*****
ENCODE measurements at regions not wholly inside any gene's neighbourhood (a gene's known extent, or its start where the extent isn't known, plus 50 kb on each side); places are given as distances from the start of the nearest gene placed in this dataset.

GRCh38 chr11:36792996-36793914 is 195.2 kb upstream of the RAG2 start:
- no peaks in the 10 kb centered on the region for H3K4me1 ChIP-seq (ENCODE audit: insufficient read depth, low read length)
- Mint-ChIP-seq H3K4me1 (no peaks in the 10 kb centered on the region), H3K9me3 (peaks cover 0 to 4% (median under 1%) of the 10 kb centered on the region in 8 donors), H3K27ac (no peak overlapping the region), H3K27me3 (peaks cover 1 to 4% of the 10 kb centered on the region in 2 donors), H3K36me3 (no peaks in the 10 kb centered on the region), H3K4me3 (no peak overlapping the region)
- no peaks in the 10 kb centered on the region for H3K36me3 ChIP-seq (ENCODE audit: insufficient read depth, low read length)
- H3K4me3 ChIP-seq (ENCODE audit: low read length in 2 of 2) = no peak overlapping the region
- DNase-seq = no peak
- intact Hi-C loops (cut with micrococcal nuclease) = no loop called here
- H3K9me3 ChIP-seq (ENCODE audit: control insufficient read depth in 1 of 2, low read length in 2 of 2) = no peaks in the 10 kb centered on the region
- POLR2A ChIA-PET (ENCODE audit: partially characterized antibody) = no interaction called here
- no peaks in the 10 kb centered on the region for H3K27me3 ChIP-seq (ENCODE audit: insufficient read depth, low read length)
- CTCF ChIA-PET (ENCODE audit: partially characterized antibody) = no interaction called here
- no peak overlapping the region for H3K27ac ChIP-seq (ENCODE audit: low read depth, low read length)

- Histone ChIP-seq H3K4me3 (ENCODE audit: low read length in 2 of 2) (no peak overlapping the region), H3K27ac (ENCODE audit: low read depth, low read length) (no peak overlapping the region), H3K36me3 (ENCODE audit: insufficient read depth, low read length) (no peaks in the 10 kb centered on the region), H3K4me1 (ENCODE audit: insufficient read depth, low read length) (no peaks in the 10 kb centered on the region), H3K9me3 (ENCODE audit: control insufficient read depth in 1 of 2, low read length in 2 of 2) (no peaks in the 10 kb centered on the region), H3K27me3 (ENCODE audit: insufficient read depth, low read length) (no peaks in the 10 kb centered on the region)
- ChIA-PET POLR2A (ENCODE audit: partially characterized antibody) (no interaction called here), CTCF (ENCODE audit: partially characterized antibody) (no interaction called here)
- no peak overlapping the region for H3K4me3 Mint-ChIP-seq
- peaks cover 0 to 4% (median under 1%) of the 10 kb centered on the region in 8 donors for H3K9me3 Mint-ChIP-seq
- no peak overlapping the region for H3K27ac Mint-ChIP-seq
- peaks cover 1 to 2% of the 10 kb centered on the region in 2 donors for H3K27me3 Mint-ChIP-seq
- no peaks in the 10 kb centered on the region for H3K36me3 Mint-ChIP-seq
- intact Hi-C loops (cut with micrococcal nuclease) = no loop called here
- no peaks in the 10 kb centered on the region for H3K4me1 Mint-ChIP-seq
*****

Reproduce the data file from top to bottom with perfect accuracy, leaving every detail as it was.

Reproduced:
ENCODE measurements at regions not wholly inside any gene's neighbourhood (a gene's known extent, or its start where the extent isn't known, plus 50 kb on each side); places are given as distances from the start of the nearest gene placed in this dataset.

GRCh38 chr11:36792996-36793914 is 195.2 kb upstream of the RAG2 start:
- no peaks in the 10 kb centered on the region for H3K4me1 ChIP-seq (ENCODE audit: insufficient read depth, low read length)
- Mint-ChIP-seq H3K4me1 (no peaks in the 10 kb centered on the region), H3K9me3 (peaks cover 0 to 4% (median under 1%) of the 10 kb centered on the region in 8 donors), H3K27ac (no peak overlapping the region), H3K27me3 (peaks cover 1 to 4% of the 10 kb centered on the region in 2 donors), H3K36me3 (no peaks in the 10 kb centered on the region), H3K4me3 (no peak overlapping the region)
- no peaks in the 10 kb centered on the region for H3K36me3 ChIP-seq (ENCODE audit: insufficient read depth, low read length)
- H3K4me3 ChIP-seq (ENCODE audit: low read length in 2 of 2) = no peak overlapping the region
- DNase-seq = no peak
- intact Hi-C loops (cut with micrococcal nuclease) = no loop called here
- H3K9me3 ChIP-seq (ENCODE audit: control insufficient read depth in 1 of 2, low read length in 2 of 2) = no peaks in the 10 kb centered on the region
- POLR2A ChIA-PET (ENCODE audit: partially characterized antibody) = no interaction called here
- no peaks in the 10 kb centered on the region for H3K27me3 ChIP-seq (ENCODE audit: insufficient read depth, low read length)
- CTCF ChIA-PET (ENCODE audit: partially characterized antibody) = no interaction called here
- no peak overlapping the region for H3K27ac ChIP-seq (ENCODE audit: low read depth, low read length)

- Histone ChIP-seq H3K4me3 (ENCODE audit: low read length in 2 of 2) (no peak overlapping the region), H3K27ac (ENCODE audit: low read depth, low read length) (no peak overlapping the region), H3K36me3 (ENCODE audit: insufficient read depth, low read length) (no peaks in the 10 kb centered on the region), H3K4me1 (ENCODE audit: insufficient read depth, low read length) (no peaks in the 10 kb centered on the region), H3K9me3 (ENCODE audit: control insufficient read depth in 1 of 2, low read length in 2 of 2) (no peaks in the 10 kb centered on the region), H3K27me3 (ENCODE audit: insufficient read depth, low read length) (no peaks in the 10 kb centered on the region)
- ChIA-PET POLR2A (ENCODE audit: partially characterized antibody) (no interaction called here), CTCF (ENCODE audit: partially characterized antibody) (no interaction called here)
- no peak overlapping the region for H3K4me3 Mint-ChIP-seq
- peaks cover 0 to 4% (median under 1%) of the 10 kb centered on the region in 8 donors for H3K9me3 Mint-ChIP-seq
- no peak overlapping the region for H3K27ac Mint-ChIP-seq
- peaks cover 1 to 2% of the 10 kb centered on the region in 2 donors for H3K27me3 Mint-ChIP-seq
- no peaks in the 10 kb centered on the region for H3K36me3 Mint-ChIP-seq
- intact Hi-C loops (cut with micrococcal nuclease) = no loop called here
- no peaks in the 10 kb centered on the region for H3K4me1 Mint-ChIP-seq